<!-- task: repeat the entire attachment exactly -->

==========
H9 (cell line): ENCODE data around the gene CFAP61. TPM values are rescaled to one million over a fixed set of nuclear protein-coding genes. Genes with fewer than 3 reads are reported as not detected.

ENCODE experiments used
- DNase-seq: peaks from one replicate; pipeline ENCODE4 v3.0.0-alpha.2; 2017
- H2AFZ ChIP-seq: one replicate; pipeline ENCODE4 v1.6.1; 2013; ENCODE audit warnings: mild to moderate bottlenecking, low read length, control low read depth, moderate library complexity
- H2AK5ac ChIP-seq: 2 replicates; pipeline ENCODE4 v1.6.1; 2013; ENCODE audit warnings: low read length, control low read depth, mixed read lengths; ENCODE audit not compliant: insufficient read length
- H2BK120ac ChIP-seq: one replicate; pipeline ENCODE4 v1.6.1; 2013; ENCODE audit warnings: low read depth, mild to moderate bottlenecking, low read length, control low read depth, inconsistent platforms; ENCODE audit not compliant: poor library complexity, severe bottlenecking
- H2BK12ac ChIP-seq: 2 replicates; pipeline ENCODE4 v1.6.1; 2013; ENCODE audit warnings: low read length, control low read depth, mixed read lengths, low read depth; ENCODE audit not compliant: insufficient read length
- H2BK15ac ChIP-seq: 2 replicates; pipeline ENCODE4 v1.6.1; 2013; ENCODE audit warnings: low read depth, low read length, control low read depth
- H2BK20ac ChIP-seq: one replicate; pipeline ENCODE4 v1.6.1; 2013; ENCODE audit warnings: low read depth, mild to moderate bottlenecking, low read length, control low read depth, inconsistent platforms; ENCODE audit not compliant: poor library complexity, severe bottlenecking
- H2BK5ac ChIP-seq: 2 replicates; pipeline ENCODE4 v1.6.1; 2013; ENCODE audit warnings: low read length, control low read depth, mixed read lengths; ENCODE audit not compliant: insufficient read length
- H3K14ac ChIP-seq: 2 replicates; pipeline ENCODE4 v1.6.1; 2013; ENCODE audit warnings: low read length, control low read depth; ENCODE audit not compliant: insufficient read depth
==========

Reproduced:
H9 (cell line): ENCODE data around the gene CFAP61. TPM values are rescaled to one million over a fixed set of nuclear protein-coding genes. Genes with fewer than 3 reads are reported as not detected.

ENCODE experiments used
- DNase-seq: peaks from one replicate; pipeline ENCODE4 v3.0.0-alpha.2; 2017
- H2AFZ ChIP-seq: one replicate; pipeline ENCODE4 v1.6.1; 2013; ENCODE audit warnings: mild to moderate bottlenecking, low read length, control low read depth, moderate library complexity
- H2AK5ac ChIP-seq: 2 replicates; pipeline ENCODE4 v1.6.1; 2013; ENCODE audit warnings: low read length, control low read depth, mixed read lengths; ENCODE audit not compliant: insufficient read length
- H2BK120ac ChIP-seq: one replicate; pipeline ENCODE4 v1.6.1; 2013; ENCODE audit warnings: low read depth, mild to moderate bottlenecking, low read length, control low read depth, inconsistent platforms; ENCODE audit not compliant: poor library complexity, severe bottlenecking
- H2BK12ac ChIP-seq: 2 replicates; pipeline ENCODE4 v1.6.1; 2013; ENCODE audit warnings: low read length, control low read depth, mixed read lengths, low read depth; ENCODE audit not compliant: insufficient read length
- H2BK15ac ChIP-seq: 2 replicates; pipeline ENCODE4 v1.6.1; 2013; ENCODE audit warnings: low read depth, low read length, control low read depth
- H2BK20ac ChIP-seq: one replicate; pipeline ENCODE4 v1.6.1; 2013; ENCODE audit warnings: low read depth, mild to moderate bottlenecking, low read length, control low read depth, inconsistent platforms; ENCODE audit not compliant: poor library complexity, severe bottlenecking
- H2BK5ac ChIP-seq: 2 replicates; pipeline ENCODE4 v1.6.1; 2013; ENCODE audit warnings: low read length, control low read depth, mixed read lengths; ENCODE audit not compliant: insufficient read length
- H3K14ac ChIP-seq: 2 replicates; pipeline ENCODE4 v1.6.1; 2013; ENCODE audit warnings: low read length, control low read depth; ENCODE audit not compliant: insufficient read depth